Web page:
Diversity, inclusion, and opportunity are words we often use to describe the ideal job market, and rightfully so. That’s the reason why more and more companies are taking a better look at their hiring practices to understand their relationship with these terms. However, there’s still a lot to do to reach that ideal scenario, particularly in tech and IT.
I wrote this article to talk about equal hiring and why I believe it is the key to creating a better future for everyone in these industries. In principle, we must ensure everyone has access to the same opportunities before and after they are hired—but the first step is to know where we are standing.
Although many things have changed for the better in recent years, the tech industry’s gender gap is still way too big of an issue. A 2021 study by Statista showed that the five largest tech companies on the planet (Amazon, Apple, Facebook, Google, and Microsoft) only have a 34.4% female workforce. And, when it comes to tech jobs, that number goes all the way down to 24%.
These numbers fall in line with the rest of the industry. The Pew Research Center states that women software engineer hires have only increased 2% over the last 21 years, accounting for 14% of the total workforce in the software engineering industry today. And, in all computer science-related jobs, women only make up 25% of the total workforce.
The gender wage gap is also something we must pay very close attention to. On the positive side, the increasing demand for high-skilled workers has played a huge role in narrowing the gender wage gap in complex industries like tech and IT. However, the gap still persists—the National Center for Women & Information Technology (NCWIT) found that new female graduates in computer science average $79,223 in pay while their male counterparts average $82,159. In some cases, the pay differential can go over $10,000.
The gender gap is just one of the major problems for tech diversity—there are also huge differences in racial hires. We can start once again by looking at the numbers from some of the biggest tech companies in the world. As shown by this study from Business Insider, the percentage of Black and Hispanic tech employees at Uber, Facebook, Apple, Google, Twitter, and Microsoft is especially low, making up just one to three percent of the tech workforce.
According to the same study, the ratio of Black and Hispanics to coworkers is about half in the tech sector of what it is in the rest of the private sector. This comes along with an increased likelihood to experience racial discrimination for both of these groups. Earlier this year, Dice reported that Black tech employees are the most likely to experience racial discrimination (48%), followed closely by Hispanic tech employees (30%).
Surpassing these gaps remains a challenge for all tech and IT companies, and it is the duty of everyone in recruiting and staffing teams to recognize this challenge. However, change starts with a cultural approach, and that’s why understanding the concept of equal hiring is so important.
At FullStack Labs, equal hiring has been one of the main priorities since our origins in California and remains so now that our team spans all over the US, Canada, and Latin America. The essence of our approach is very simple: focus on hiring the most talented people, no matter who they are or where they come from.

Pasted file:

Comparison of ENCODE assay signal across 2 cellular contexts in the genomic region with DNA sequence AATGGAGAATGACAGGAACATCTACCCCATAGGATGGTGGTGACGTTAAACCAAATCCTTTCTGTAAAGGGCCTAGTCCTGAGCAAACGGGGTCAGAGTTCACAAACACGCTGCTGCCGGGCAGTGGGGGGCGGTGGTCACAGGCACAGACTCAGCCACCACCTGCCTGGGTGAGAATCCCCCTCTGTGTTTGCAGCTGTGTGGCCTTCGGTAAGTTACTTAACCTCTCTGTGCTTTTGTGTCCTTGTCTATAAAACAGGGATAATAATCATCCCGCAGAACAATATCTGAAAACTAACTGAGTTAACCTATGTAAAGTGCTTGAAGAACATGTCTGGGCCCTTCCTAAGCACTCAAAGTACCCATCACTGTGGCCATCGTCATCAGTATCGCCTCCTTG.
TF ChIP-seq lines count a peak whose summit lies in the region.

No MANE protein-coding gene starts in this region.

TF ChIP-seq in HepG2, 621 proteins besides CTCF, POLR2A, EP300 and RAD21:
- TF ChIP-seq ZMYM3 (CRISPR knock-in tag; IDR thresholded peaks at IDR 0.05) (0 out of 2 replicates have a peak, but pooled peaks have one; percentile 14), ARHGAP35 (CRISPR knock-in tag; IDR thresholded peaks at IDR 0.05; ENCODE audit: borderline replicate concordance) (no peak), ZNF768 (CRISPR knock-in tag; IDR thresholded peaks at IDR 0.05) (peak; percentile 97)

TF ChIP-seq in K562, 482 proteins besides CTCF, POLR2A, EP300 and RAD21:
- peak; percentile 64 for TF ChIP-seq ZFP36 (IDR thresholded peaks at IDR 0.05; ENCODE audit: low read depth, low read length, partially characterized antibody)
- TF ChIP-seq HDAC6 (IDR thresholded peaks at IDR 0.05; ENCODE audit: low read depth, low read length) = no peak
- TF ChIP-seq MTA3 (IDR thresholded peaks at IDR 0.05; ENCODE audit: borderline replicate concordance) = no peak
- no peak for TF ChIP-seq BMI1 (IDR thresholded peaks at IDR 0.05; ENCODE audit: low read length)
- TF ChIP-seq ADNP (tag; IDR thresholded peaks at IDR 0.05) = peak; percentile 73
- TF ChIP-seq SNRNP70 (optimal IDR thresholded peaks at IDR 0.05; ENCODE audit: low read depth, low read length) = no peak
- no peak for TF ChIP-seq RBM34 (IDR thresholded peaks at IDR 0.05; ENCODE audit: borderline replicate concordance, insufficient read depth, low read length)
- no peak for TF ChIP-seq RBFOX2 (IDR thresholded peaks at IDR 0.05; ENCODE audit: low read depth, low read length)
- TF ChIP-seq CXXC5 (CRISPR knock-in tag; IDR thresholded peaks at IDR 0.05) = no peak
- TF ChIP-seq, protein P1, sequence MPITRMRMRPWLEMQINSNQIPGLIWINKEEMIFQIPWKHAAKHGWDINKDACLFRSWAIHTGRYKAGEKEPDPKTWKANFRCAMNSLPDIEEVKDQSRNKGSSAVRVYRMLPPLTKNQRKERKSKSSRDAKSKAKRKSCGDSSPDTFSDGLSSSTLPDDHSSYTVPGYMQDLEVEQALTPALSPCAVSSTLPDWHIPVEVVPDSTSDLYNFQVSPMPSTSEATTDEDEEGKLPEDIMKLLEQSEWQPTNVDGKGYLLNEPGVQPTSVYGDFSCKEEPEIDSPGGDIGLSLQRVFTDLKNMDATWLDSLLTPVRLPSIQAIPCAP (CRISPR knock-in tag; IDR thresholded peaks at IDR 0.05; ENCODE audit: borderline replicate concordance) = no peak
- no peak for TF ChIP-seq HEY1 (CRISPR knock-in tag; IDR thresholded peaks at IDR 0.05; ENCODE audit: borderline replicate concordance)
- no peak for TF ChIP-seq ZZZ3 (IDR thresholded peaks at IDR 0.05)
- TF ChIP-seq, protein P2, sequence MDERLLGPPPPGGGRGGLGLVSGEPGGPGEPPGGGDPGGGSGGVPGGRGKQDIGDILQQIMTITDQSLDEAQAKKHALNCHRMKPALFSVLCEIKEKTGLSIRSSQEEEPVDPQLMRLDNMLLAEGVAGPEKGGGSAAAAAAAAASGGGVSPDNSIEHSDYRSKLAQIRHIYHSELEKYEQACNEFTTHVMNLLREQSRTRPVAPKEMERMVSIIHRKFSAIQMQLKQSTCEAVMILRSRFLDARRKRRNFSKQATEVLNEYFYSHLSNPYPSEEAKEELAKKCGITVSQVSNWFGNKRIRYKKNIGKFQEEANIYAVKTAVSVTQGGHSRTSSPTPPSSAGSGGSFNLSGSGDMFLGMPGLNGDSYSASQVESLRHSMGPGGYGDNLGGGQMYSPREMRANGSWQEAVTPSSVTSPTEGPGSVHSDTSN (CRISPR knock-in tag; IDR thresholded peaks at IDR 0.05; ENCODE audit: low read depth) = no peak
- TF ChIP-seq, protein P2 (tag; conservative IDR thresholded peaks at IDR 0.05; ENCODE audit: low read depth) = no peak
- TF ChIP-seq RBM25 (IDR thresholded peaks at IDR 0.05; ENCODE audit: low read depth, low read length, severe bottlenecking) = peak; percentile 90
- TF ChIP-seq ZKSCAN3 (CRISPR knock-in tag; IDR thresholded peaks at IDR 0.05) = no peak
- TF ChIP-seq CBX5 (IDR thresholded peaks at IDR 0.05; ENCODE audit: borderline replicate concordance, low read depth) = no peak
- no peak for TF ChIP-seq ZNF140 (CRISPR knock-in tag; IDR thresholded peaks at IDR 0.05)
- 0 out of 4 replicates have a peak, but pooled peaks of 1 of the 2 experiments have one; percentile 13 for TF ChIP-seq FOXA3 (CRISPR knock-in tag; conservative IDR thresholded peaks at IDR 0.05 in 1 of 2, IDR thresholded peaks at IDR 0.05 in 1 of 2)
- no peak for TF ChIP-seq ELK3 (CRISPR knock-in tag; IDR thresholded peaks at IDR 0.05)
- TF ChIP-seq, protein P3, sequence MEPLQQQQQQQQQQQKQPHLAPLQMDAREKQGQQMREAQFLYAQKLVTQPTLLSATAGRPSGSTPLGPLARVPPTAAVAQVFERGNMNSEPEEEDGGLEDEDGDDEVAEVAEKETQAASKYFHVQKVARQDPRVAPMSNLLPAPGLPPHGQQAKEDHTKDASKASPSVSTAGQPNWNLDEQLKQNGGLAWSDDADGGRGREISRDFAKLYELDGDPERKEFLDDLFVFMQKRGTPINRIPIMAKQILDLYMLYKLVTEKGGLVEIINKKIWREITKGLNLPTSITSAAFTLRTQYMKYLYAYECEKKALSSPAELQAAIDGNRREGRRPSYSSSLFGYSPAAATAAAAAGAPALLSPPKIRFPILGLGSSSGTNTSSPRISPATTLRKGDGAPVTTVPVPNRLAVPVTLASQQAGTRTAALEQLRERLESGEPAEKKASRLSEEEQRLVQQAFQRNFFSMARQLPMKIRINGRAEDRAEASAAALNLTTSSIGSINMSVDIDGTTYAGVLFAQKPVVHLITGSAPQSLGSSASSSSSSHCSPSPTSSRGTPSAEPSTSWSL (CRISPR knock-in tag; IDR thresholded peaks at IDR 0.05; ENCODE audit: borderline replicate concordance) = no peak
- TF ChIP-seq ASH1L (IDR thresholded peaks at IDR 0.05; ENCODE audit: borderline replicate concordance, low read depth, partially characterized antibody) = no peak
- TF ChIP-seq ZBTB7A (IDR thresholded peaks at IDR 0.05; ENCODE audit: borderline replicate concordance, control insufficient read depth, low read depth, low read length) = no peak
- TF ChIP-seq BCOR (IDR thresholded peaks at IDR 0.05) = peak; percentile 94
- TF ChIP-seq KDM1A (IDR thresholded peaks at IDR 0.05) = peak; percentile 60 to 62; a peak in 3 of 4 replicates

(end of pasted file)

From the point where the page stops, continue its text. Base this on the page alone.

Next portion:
Hiring people from all over these regions while focusing solely on their talent and capabilities has allowed us to build a diverse and unique environment with a lot of cultural upbringings that define our company. Thanks to equal hiring, we have access to many different points of view that continuously improve our team’s decision-making and the quality of our work. We are very proud of where this approach has taken us and everything it has allowed us to offer to our clients.
In fact, we believe that this talent-based approach has been key to FullStack Labs’ success and steady growth over recent years, and that it constitutes the foundation of any equal hiring strategy. This is necessary to give such talents better opportunities to grow, enhance their skills, and improve their lives.
Finally, it is also worth noting that the impact of equal hiring goes beyond the quality of our work and extends to the satisfaction of our clients and employees. On one hand, our Net Promoter Score sits at 64, way above the average in the software development industry (36) and of high-profile companies such as Microsoft (45) or Apple (46). On the other hand, our Glassdoor profile has reached an all-time high of 4.6 stars, with outstanding reviews that highlight the incredibly diverse and friendly environment that people have found within FullStack Labs.
Before wrapping up, I want to give a shoutout to Girls Who Code, a non-profit organization fighting these issues on the front lines. Any boot camp, specialized course, or internship that focuses on inclusion and diversity is essential to empowering underrepresented groups in tech. Girls Who Code on its own has given thousands of women a whole new perspective on pursuing a tech career, and it is playing a key role in ending gender and racial gaps in tech.
All in all, I believe that it is safe to say that equal hiring starts with a change in culture—one that embraces diversity and recognizes its importance. Focusing on talent will allow us to break the stereotype of what people in tech look like and, eventually, become the diverse and inclusive industry we aspire to be. If you feel like these values match yours, please don't hesitate to contact us and join our successful path in the Software Development industry.
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